Appleton's Cyclopedia of American Biography, edited by James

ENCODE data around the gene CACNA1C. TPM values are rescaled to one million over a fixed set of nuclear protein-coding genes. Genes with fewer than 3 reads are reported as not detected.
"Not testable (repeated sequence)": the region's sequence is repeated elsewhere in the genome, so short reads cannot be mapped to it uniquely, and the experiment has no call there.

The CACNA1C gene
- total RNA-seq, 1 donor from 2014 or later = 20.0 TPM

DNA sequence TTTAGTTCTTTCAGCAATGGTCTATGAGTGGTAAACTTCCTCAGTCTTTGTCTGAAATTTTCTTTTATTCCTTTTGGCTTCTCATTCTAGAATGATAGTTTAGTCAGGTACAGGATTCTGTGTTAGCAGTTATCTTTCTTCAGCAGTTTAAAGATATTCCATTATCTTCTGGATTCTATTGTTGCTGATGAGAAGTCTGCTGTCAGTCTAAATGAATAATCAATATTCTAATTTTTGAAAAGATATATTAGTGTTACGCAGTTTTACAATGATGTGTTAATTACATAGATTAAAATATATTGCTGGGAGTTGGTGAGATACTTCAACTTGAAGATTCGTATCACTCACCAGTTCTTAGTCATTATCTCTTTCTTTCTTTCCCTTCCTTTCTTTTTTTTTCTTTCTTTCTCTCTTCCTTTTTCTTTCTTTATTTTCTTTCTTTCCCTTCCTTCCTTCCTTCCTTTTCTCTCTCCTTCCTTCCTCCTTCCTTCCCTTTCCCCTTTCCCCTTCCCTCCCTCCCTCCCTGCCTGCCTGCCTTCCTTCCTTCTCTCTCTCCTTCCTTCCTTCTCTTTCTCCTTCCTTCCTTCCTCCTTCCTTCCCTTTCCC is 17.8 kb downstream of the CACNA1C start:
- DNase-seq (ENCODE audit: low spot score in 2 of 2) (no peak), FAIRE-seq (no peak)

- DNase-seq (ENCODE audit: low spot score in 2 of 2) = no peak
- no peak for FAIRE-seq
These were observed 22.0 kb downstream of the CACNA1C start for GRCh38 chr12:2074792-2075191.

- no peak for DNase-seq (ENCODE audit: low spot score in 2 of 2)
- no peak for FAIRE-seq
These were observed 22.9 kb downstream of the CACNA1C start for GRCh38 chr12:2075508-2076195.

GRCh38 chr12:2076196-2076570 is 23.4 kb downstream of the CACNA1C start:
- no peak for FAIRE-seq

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CHAMORRO, Frutos (chah-mor'-ro), Central American statesman, born in Guatemala in 1806; died 12 March, 1855. He belonged to an old and wealthy Spanish family, but joined the national cause, and became a member of the legislature of Nicaragua and of the constituent assembly, and a senator (1838-'42); and when, in 1843, an attempt was made for a partial confederation of San Salvador, Honduras, and Nicaragua, he was chosen supreme delegate with executive power. He averted a war declared against Guatemala, and retired in 1844. Subsequently he became civil and military governor of Nicaragua, and in 1851 secretary of the treasury; and, after the outbreak in August which drove Pineda from power, he succeeded him as general-in-chief. Being the leader of the conservative party, then powerful, he was elected chief magistrate or supreme director in April, 1853. A few months afterward Bishop Viteri, of Nicaragua, died suddenly, and rumors were spread to the effect that the prelate had been poisoned by conspirators of the liberal party. Chamorro believed it, and caused some of the prominent liberals to be persecuted and banished. These went to Honduras, organized an army, gained several victories, and besieged Chamorro at Granada, but he resisted them for nine months, and the besiegers retired from the contest, 10 February, 1855.
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